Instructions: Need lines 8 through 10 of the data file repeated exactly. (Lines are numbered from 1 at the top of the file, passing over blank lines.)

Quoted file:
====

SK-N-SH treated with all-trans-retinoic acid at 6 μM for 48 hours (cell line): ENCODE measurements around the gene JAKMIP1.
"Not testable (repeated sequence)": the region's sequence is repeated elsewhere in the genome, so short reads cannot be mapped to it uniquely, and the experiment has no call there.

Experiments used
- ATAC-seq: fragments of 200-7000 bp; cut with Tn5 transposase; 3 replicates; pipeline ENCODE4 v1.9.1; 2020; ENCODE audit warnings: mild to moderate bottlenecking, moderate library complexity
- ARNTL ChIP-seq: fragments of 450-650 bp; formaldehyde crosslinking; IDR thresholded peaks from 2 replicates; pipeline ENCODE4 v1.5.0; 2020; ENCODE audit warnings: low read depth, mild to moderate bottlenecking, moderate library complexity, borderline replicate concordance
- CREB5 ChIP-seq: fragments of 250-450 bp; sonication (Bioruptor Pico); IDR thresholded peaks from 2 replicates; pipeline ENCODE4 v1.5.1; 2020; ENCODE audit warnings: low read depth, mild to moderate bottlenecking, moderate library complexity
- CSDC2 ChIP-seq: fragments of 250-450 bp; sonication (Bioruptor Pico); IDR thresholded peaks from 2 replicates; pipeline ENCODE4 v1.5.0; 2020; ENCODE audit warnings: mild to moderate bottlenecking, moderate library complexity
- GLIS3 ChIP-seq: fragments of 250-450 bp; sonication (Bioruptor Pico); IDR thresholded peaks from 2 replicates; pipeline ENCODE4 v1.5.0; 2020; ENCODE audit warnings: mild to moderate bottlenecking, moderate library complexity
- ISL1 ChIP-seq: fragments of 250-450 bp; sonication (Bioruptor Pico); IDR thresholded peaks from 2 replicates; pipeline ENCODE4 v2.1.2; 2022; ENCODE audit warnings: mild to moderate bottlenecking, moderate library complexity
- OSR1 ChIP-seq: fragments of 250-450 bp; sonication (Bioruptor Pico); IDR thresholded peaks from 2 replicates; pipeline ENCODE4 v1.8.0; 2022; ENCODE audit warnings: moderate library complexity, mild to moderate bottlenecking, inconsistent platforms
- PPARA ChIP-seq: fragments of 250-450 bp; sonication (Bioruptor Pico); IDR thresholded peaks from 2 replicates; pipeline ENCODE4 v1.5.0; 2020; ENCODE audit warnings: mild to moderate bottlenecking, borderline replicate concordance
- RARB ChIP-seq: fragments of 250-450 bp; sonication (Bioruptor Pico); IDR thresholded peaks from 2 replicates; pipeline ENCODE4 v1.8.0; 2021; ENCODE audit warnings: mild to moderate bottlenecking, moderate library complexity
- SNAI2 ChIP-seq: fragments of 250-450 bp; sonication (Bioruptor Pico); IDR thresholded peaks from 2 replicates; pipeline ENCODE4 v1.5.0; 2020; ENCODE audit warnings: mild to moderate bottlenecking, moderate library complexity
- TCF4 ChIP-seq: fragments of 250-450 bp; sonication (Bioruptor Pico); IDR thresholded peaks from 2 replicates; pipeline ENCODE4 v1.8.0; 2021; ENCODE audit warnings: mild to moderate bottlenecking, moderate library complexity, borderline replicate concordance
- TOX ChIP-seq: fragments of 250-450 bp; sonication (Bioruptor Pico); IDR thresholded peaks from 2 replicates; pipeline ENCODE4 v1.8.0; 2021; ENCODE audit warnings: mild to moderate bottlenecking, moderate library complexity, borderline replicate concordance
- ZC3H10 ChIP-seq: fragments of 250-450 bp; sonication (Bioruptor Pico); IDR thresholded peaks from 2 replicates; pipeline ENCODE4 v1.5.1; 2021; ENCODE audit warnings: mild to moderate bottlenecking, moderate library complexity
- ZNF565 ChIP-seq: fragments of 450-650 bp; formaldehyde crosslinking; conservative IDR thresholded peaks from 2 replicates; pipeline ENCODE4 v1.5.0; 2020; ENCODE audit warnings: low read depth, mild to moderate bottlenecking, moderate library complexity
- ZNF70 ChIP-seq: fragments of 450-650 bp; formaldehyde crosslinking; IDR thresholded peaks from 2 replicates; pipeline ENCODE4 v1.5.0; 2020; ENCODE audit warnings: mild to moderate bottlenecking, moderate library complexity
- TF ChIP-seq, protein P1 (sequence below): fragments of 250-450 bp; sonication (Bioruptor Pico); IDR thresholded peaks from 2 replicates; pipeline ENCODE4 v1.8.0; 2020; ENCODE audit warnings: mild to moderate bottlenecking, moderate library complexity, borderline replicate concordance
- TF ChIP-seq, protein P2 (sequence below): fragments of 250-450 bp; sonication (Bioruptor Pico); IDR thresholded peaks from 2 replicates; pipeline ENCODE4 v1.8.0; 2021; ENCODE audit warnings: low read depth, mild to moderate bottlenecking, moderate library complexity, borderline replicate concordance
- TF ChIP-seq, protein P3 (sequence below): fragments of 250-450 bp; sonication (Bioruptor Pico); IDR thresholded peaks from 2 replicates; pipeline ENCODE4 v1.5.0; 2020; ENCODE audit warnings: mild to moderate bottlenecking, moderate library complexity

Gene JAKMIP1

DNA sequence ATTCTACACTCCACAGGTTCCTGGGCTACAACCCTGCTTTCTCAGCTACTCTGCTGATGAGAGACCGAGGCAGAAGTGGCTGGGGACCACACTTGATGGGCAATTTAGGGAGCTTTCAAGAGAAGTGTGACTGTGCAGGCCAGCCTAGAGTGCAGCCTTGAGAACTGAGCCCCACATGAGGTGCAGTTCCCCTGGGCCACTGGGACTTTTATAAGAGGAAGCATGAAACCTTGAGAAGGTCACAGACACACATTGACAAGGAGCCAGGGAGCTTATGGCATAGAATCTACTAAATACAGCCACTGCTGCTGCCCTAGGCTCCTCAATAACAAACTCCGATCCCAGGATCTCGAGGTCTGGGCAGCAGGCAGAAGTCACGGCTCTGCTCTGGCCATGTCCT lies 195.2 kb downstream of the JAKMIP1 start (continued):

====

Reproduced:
- GLIS3 ChIP-seq: fragments of 250-450 bp; sonication (Bioruptor Pico); IDR thresholded peaks from 2 replicates; pipeline ENCODE4 v1.5.0; 2020; ENCODE audit warnings: mild to moderate bottlenecking, moderate library complexity
- ISL1 ChIP-seq: fragments of 250-450 bp; sonication (Bioruptor Pico); IDR thresholded peaks from 2 replicates; pipeline ENCODE4 v2.1.2; 2022; ENCODE audit warnings: mild to moderate bottlenecking, moderate library complexity
- OSR1 ChIP-seq: fragments of 250-450 bp; sonication (Bioruptor Pico); IDR thresholded peaks from 2 replicates; pipeline ENCODE4 v1.8.0; 2022; ENCODE audit warnings: moderate library complexity, mild to moderate bottlenecking, inconsistent platforms